Rome Notes: Sealing the Christmas Season; Madonna of Medicine
Nativity Scene Finally Taken Down
By Elizabeth Lev
ROME, FEB. 4, 2005 (Zenit) - Never let it be said that Rome doesn't know how to party, at least liturgically. The Christmas season just drew to a close this week as the crèche and tree in St. Peter's Square were finally packed away.
Throughout the last weeks of January, puzzled visitors nudged one another asking whether there was a reason that the tree was still up or if Vatican employees were just lazy.
The Catholic calendar works on a slightly different time-scale than that of marketing and sales. While shops consider Christmas day the end of shopping season, here Christmas is just the beginning of festivities. The reminders of this joyous period traditionally stay around until Feb. 2, the feast of the Presentation.
But even as the Christmas lights come down and the grayness of February encroaches, the Romans respond with the bright confetti and the brilliant costumes of Carnival, squeezing the last few days of jubilation before the long haul of Lent.
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Last Sunday a special celebration took place, co-hosted by the patriarchal Basilica of St. Mary Major and the city of Rome. Together they commemorated the feast of the transfer of the icon Madonna Salus Populi to its present location, the Borghese chapel of St. Mary Major.
The icon, whose name means Our Lady Health of the People, has been in the church for 1,500 years. Legend attributes its creation to St. Luke, physician and Evangelist, who is held to have made the first portrait of the Madonna and Child and for this reason is the patron saint of painters. According to medieval guidebooks, this icon would be that portrait.
The icon earned its title during the plague of 597. Rome's population was being decimated by illness. Seeking intercession from the Blessed Virgin, Pope Gregory the Great organized a procession bearing the image from St. Mary Major to St. Peter's Basilica.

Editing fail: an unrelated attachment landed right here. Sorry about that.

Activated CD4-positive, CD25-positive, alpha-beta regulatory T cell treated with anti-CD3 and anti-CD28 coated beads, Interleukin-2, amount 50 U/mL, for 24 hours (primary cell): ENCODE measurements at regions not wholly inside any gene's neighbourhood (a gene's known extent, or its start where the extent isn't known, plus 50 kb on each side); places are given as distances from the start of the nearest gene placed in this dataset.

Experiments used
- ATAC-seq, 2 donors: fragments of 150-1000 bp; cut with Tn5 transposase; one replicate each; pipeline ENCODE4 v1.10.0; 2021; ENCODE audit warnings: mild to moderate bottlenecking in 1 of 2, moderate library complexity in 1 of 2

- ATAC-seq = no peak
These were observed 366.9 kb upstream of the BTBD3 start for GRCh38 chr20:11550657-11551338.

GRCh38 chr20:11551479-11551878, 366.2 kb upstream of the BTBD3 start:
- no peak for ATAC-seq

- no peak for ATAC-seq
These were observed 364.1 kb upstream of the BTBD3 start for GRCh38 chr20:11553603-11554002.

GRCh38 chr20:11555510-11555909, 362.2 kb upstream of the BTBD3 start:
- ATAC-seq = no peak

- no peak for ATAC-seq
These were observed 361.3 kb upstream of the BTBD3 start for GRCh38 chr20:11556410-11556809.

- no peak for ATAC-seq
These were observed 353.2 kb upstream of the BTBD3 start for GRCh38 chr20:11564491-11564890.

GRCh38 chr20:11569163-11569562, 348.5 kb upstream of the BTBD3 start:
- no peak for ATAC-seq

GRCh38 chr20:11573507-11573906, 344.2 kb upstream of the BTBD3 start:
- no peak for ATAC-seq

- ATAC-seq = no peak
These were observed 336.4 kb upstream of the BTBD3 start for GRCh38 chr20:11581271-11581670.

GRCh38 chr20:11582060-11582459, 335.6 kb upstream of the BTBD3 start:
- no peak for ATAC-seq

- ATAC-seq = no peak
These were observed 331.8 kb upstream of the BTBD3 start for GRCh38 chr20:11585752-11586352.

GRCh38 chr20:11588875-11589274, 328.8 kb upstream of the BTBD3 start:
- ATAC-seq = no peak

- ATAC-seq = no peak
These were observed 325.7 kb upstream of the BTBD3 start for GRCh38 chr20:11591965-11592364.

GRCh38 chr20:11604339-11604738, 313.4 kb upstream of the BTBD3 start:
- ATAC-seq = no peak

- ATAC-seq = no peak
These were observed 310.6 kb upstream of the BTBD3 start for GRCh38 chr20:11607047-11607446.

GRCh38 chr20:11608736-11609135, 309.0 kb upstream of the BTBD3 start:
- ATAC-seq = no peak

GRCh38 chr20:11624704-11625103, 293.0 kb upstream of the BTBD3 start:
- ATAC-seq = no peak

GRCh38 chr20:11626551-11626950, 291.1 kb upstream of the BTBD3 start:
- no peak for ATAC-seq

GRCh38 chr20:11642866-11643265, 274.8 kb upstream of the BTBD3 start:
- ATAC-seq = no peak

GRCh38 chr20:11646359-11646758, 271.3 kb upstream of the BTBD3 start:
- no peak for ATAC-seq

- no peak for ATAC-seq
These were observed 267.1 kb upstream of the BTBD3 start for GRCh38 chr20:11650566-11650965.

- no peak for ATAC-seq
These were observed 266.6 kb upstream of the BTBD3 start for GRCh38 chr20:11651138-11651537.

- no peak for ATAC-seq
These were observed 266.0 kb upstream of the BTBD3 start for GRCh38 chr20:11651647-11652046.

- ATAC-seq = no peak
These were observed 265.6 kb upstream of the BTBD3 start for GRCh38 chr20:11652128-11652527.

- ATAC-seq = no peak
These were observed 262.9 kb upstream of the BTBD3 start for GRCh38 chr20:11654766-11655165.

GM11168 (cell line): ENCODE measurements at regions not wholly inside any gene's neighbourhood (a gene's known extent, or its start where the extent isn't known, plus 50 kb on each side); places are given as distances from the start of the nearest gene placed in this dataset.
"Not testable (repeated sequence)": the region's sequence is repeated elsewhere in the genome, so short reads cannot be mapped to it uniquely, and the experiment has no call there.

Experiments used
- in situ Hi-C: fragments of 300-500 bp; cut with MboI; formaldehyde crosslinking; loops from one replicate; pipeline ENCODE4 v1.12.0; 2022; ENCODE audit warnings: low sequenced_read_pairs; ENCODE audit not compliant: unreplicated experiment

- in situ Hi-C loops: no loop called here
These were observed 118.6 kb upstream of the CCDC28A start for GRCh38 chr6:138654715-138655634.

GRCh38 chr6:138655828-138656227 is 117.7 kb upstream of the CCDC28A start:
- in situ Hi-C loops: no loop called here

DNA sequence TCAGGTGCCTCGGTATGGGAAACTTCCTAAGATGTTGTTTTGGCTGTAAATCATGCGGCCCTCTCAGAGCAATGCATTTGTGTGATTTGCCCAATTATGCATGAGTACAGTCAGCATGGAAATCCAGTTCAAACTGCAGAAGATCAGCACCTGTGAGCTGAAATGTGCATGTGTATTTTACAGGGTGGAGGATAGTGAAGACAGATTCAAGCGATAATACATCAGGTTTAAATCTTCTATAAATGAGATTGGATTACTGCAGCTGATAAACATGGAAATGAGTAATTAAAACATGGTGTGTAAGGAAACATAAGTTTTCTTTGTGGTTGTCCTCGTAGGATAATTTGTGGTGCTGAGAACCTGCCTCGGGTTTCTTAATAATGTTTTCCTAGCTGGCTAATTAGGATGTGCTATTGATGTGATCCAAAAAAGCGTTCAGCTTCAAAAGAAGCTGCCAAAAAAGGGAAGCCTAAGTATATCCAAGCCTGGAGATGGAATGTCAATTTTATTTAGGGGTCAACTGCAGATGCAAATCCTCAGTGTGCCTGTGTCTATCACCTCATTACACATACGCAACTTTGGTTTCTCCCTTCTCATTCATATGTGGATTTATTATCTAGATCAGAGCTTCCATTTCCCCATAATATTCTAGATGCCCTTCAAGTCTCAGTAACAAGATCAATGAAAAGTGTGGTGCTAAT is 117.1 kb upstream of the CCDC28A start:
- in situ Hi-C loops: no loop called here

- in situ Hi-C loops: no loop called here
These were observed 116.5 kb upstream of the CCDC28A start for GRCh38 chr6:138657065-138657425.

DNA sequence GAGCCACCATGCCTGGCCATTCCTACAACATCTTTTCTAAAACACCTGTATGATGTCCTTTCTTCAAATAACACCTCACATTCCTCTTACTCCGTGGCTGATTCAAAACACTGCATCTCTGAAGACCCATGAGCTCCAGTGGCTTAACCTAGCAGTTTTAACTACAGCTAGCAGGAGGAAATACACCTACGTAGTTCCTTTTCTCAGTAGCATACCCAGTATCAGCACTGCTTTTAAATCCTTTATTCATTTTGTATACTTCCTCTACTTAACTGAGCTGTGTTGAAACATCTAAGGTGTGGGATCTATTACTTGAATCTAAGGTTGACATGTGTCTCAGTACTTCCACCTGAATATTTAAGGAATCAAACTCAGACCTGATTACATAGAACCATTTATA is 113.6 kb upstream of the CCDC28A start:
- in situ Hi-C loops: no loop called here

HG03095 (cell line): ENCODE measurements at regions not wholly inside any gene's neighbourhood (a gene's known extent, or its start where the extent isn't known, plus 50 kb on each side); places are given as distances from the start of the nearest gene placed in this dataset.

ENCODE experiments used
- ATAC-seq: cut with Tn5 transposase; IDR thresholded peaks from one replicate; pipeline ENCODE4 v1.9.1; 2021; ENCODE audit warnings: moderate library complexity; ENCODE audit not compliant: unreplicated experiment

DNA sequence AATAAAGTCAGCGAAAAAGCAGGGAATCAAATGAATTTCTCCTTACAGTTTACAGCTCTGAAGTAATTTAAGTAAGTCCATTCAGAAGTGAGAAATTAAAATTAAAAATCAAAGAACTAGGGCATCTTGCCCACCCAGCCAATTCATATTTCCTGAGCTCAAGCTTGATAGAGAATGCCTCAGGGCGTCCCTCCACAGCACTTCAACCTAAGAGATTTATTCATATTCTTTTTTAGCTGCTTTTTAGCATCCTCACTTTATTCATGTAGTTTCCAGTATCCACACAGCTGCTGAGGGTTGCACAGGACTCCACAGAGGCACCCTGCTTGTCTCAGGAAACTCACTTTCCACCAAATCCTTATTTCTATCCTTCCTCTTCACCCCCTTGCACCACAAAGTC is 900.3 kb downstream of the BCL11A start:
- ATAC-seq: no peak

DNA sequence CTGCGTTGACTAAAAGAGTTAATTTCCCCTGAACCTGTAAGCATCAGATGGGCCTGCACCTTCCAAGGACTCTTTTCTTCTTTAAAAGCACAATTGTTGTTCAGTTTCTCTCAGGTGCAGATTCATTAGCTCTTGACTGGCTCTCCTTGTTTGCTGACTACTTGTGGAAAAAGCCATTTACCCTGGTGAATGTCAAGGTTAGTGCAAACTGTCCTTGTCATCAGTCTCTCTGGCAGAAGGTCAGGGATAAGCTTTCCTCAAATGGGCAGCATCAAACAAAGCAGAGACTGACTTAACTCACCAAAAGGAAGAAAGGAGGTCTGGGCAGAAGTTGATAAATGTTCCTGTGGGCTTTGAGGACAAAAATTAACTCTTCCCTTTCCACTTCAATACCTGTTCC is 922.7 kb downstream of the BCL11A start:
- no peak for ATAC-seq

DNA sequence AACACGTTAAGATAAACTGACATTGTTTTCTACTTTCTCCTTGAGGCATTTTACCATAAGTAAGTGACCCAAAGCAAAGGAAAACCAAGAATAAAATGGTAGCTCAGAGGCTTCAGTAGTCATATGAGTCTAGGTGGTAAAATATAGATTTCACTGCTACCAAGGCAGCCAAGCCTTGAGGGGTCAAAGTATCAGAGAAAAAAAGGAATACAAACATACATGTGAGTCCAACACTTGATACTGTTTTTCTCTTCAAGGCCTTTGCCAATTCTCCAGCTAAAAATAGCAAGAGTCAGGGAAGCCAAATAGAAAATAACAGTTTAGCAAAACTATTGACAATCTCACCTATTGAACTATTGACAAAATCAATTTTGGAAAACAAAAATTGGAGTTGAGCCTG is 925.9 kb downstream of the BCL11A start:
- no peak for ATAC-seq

As the procession approached the bridge to cross the Tiber River, legend has it that St. Michael the Archangel appeared over Hadrian's tomb (today known as Castel Sant'Angelo in honor of this event) and, before the eyes of all, re-sheathed his sword. The plague ended and from that moment on, the Madonna Salus Populi became the protectress of the city in times of pestilence.
The Madonna has since been carried in procession through the city many times over the years, the last time being in 1837 when Pope Gregory XVI led the faithful to pray for the end of a cholera epidemic.
During World War II, the faithful made frequent pilgrimages to the Madonna Salus Populi as bombing went on day and night on the outskirts of Rome.
The commemorative Mass, celebrated by Cardinal Bernard Law, archpriest of the basilica, was splendid, well worthy of honoring Rome's great protector. The mosaics shimmered in all their golden glory and the magnificent choir filled the church with sacred song, enhancing the grandeur of this age-old tradition.
The cardinal and several concelebrating bishops focused the soaring splendor around the altar. Their gold and white feast-day robes, with flashes of purple and red denoting their office, echoed the porphyry and gilt bronze of the canopy and altar.
Seated behind the celebrants near the choir were dignitaries in dark suits wearing the red, white and green sash of Italian magisterial office. This delegation from the city of Rome also had a part to play during the celebrations.
At the moment of the offertory, two Rome policemen in full dress uniform, with one side of their dark capes thrown over the shoulder to reveal a splash of red lining, came up the aisle bearing a golden chalice. This chalice is a gift offered annually by the city of Rome to the Madonna Salus Populi in thanks for her maternal care.
In these days that the Holy Father is hospitalized with a nasty chest flu, a bug which has been plaguing the city since early January, it is a good time for all of us spiritual Romans to invoke once again the aid of the Madonna Salus Populi.
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This year marks the 1,700th anniversary of a particularly savage moment in the persecution of Christians by Roman emperor Diocletian, and as a result many jubilees of martyrdoms will be celebrated.
The Vatican got a timely start on this important anniversary by publishing the Roman Martyrology last Dec. 4, listing the more than 7,000 saints and martyrs venerated by the Catholic Church.
Opening the year of martyr jubilees is the feast day of St. Dorothy, martyred in Caesarea of Cappadocia (modern-day Turkey). Her church in Rome, San Dorotea in Trastevere, started celebrating her feast, coming up Feb. 6, with a three-day conference. ...
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